Spending on Vitamins Grows During Pandemic

Vitamin supplements have seen considerable growth in sales throughout the first half of 2020, especially early in the pandemic.

According to Nielsen, vitamin and mineral supplement sales were up 51.2 percent in March and 16.7 percent from mid-June to mid-July in the U.S. compared to last year.

In the week ending March 15, Vitamin D sales were up 82.2 percent, Zinc 437 percent, and Elderberry up 788.4 percent from the previous week.

Vitamin C supplement sales reached $209 million in the first half of 2020, which corresponds to a 76 percent increase from 2019.

Online vitamin sales have been growing steadily every year in the U.S. since at least 2010. With a general shift to e-commerce, this year is likely to shatter previous records.

Supplement use had reached an all-time high in 2019, with 77 percent of Americans reporting they used dietary supplements in a CRN consumer survey.

According to Kantar, the U.K. has seen similar growth in the industry, hitting record sales this year and more than half of the population buying some supplement.

According to analysts at Barclays, the trends were driven by a more proactive approach to health and wellness from the youngest generations. Coronavirus has accelerated that preference and forced some to self-medicate with supplements as the overtaxed health system cannot cope with every minor illness.

pharmacist at The Williamsburg Drug Company said, “People are looking for what can they do because there are no vaccines, there’s no prescription medication, what else can they do besides sit in their house?”

Even during recessions without a major health scare, dietary supplements sell reasonably well since they can be seen as a more affordable way to be healthy.

There has been some scientific evidence that COVID-19 patients are more likely to have vitamin D deficiency. Studies have shown vitamin D can help prevent colds and the flu.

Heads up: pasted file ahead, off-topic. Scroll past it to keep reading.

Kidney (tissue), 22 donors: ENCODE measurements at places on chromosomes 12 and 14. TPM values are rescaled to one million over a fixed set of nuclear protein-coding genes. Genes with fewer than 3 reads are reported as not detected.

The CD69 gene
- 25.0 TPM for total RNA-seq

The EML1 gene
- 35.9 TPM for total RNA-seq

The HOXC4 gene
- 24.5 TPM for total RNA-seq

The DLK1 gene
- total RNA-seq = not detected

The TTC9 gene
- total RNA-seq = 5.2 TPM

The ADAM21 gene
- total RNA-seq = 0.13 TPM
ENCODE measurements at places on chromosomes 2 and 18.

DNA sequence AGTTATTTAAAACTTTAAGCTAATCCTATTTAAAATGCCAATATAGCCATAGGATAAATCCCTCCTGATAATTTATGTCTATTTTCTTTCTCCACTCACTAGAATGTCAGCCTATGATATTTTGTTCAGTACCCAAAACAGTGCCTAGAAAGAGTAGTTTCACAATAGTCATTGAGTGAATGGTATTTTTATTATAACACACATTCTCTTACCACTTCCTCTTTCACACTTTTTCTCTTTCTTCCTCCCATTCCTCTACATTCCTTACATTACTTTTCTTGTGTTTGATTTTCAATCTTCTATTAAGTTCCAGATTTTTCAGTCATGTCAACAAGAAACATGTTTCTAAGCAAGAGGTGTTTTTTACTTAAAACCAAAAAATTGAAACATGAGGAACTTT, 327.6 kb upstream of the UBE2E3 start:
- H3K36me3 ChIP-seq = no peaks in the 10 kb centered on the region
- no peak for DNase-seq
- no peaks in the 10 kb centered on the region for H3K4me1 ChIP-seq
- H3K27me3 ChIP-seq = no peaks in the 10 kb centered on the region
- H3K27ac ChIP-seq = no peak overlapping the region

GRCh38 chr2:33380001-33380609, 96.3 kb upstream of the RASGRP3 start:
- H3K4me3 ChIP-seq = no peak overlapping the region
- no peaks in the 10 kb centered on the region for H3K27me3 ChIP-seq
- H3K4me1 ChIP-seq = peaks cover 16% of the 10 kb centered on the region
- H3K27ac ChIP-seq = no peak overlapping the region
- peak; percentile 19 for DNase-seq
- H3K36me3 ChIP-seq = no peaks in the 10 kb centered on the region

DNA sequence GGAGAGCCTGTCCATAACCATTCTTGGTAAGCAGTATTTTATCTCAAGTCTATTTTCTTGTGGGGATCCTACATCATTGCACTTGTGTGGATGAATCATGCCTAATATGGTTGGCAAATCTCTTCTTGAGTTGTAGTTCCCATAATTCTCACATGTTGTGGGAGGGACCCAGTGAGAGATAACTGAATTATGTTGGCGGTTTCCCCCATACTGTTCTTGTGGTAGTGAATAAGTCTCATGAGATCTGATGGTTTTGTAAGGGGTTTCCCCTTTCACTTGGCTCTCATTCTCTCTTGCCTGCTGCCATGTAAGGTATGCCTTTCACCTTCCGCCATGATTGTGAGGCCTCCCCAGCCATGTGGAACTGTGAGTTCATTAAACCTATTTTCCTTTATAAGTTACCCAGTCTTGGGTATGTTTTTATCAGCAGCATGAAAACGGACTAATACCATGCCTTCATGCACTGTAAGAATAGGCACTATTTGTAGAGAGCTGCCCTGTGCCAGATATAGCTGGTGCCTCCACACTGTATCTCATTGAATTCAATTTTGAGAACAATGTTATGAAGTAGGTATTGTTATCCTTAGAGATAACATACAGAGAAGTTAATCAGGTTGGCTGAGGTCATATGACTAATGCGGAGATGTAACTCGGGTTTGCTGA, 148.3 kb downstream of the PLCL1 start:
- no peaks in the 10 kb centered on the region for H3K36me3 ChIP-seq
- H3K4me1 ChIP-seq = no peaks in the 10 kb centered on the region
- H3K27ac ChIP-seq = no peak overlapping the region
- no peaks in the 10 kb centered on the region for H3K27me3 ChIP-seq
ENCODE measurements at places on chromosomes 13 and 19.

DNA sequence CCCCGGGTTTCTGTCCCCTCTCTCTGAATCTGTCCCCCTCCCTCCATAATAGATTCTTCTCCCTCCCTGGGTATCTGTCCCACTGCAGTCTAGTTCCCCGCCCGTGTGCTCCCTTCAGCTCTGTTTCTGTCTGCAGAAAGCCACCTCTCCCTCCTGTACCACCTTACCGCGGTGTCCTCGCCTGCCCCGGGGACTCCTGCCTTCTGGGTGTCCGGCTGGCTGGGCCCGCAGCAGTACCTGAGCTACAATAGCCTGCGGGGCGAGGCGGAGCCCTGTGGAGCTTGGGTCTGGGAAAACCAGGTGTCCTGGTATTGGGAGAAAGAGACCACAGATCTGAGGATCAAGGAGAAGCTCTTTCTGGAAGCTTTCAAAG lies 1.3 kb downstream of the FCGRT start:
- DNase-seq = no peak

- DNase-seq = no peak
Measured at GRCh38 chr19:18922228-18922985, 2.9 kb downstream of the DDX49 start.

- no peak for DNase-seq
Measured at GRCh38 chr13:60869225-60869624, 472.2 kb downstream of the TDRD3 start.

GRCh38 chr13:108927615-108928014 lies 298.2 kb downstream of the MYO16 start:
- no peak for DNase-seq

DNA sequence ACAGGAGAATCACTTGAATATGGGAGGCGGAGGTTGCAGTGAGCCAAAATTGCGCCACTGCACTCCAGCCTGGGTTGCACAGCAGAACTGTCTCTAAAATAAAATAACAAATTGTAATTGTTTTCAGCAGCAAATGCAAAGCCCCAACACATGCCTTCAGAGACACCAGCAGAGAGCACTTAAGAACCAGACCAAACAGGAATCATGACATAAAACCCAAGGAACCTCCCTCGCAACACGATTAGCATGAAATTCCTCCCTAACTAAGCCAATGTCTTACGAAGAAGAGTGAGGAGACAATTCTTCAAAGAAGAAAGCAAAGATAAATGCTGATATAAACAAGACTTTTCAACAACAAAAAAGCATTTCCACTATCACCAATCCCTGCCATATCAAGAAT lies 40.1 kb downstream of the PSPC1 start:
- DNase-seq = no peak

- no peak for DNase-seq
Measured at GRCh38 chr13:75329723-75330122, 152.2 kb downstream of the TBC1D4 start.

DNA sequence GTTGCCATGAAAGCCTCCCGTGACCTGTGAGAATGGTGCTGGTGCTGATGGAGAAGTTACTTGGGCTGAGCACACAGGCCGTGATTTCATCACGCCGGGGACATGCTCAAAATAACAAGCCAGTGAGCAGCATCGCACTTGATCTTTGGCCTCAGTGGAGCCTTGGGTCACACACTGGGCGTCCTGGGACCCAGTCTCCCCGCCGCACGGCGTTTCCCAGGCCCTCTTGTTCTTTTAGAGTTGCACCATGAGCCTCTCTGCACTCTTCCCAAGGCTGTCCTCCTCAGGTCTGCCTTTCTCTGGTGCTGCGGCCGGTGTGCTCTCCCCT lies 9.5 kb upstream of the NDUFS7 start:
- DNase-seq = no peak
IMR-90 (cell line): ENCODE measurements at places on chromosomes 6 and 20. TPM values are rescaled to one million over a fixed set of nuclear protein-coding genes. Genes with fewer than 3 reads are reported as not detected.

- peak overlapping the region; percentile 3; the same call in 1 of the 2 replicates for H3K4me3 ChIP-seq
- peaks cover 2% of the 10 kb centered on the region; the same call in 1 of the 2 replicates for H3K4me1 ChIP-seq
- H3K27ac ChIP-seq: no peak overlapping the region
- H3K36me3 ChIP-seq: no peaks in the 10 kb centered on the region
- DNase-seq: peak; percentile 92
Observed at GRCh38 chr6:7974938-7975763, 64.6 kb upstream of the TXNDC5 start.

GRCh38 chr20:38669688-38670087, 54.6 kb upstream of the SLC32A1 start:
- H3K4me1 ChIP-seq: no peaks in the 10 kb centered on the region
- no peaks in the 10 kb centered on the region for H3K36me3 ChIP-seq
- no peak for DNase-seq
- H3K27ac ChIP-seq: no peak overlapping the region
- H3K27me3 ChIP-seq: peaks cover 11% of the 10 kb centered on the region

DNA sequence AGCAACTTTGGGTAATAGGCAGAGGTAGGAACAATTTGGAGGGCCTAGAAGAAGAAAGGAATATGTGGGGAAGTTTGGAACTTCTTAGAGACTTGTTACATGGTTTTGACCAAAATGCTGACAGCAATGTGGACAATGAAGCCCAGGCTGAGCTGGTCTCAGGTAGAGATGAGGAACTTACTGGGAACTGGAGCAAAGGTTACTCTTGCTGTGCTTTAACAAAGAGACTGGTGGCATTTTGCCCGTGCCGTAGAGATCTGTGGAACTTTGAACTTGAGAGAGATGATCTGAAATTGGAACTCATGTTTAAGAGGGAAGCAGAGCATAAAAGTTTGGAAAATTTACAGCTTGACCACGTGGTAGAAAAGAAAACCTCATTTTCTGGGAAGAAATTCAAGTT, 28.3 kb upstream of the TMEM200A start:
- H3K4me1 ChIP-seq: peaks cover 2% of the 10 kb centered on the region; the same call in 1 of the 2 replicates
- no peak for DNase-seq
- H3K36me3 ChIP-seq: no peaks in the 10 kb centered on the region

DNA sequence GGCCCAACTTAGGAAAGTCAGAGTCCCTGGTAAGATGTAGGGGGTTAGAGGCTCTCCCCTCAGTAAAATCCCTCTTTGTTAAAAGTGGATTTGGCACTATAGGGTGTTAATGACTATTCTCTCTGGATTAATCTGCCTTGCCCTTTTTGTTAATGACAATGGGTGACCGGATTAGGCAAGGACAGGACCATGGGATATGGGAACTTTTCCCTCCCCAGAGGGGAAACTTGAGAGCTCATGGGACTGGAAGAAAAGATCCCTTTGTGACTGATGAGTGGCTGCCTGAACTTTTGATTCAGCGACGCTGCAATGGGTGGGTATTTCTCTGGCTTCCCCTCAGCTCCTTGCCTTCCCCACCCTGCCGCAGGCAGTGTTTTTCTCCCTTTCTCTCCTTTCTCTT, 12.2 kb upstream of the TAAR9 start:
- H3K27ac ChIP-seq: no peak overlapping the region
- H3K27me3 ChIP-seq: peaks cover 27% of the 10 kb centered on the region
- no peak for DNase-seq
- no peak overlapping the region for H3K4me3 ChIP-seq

However, experts caution reading too much into this data. Dr. Todd Ellerin, director of infectious diseases at South Shore Health, said in some studies the correlation disappears if researchers adjust for other COVID-19 risk factors.

He said, “It remains to be investigated properly, through randomized controlled trials, whether vitamin D can actually help prevent COVID-19 infection, or prevent severe illness.”

The CDC website says, “dietary supplements aren’t meant to treat or prevent Covid-19” and “the best way to obtain these nutrients is through foods.”

On the other hand, England’s National Health Service (NHS) has expanded recommendations for 10 microgram vitamin D supplements per day to encompass the entire population rather than just high-risk individuals.

They stress this recommendation is because of the reduced amount of sunlight people can get during quarantine, leading to weakened bones and muscles, rather than a response to the correlational research on COVID-19.

“There have been some news reports about vitamin D reducing the risk of coronavirus. However, there is currently not enough evidence to support this. Do not buy more vitamin D than you need.”

Unlike vitamin D, there has been no evidence vitamin C is associated with a lower risk of COVID-19 exposure or severity (or even help prevent the cold for that matter).

That hasn’t stopped some rogue doctors and health clinics from claiming it’s a cure-all, offering high dose intravenous injections to patients and billing insurers for the treatment.

The FTC has sent at least 37 warning letters to clinics and wellness centers that have been marketing vitamin C injections. At least one doctor, Dr. Charles Mok, had his business raided by the FBI and was charged with health care fraud.

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